We Need More Math Than We Realize


Maddy Hardy, Staff

Every year, almost every student has that one class they can’t stand. The one that makes them want to tear their hair and throw their notebook out the window. And for lots of students, that class is math. Students complain about math all the time, saying that we don’t actually need as much as we’re forced to learn. But that’s not actually true.

Math is a very useful skill to for someone to have a successful future. There are hundreds of jobs that require basic and college-level math. And everyone uses math in their everyday life, whether they like it or not.

“It’s not gonna be a constant, but in my field, you have to be able to use conversion, figure out what the transfer speed is of some sort of device or VM, and figure out it’s bandwidth,” Randy Hardy—a Cloud Technologies Engineer for Costco—stated.

He went on to talk about the other requirements for his job, which he said uses math everyday. There are similar jobs to his, such as Computer Scientists. Computer Scientists earn a median of $110,620/yr, and they use math for studying algorithms, implimenting computing systems, and a variety of other tasks.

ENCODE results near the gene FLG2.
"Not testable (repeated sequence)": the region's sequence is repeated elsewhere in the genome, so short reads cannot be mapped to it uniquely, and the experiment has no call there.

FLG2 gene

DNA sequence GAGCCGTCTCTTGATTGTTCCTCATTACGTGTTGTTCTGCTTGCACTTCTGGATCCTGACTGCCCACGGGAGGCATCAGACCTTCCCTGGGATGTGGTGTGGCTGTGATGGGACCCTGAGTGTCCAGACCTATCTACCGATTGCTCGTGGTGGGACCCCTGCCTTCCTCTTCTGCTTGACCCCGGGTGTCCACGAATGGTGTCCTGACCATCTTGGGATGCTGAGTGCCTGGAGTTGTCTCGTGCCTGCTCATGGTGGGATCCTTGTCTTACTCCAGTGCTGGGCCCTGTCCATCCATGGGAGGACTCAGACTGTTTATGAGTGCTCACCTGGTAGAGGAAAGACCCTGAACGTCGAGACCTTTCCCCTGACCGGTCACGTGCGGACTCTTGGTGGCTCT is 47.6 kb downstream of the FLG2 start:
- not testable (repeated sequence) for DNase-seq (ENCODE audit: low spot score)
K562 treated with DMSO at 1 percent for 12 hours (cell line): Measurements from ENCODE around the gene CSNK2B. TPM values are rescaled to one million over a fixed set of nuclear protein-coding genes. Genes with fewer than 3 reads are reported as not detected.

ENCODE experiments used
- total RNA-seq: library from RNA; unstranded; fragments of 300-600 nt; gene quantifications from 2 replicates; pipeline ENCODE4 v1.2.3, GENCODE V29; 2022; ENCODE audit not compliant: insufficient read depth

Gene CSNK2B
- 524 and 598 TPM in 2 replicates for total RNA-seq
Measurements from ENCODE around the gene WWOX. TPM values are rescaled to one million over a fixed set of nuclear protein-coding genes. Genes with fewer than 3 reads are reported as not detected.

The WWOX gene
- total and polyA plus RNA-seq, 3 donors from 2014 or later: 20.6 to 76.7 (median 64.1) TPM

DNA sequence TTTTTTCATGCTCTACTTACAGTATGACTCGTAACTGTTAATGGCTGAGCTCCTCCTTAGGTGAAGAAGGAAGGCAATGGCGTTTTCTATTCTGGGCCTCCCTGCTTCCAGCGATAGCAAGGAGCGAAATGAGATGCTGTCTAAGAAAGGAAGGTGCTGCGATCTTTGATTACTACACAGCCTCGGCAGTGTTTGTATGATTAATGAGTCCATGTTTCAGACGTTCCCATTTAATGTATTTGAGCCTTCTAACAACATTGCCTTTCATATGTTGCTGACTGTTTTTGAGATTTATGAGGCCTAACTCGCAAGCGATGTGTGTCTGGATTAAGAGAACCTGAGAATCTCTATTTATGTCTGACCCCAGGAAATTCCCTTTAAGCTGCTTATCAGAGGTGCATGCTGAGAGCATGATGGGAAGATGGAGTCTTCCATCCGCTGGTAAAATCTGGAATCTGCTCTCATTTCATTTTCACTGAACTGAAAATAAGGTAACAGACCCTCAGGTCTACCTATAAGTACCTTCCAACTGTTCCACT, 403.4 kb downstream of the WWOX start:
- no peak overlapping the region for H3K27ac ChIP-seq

Leslie Hansen, an RN Nurse Care Manager, also said that she uses math every single day. She “kept building more education” to get to where she is now.

There are many different jobs that one might not think could use math. Especially in the arts. But there’s actually way more than you’d think! A few examples include Graphic Designers, Animators, Product Designers, and 3D Modelers. And in addition to these jobs, there’s also everyday tasks that require basic math skills. Telling the time, cooking and baking, and even just understanding the world around you all require some semblance of math.

Math can be a key skill to success in your future. And even though success can be measured in many different ways, both Randy Hardy and Leslie Hansen agreed that one way to know if you’re successful is to ask yourself, “Are you still learning?”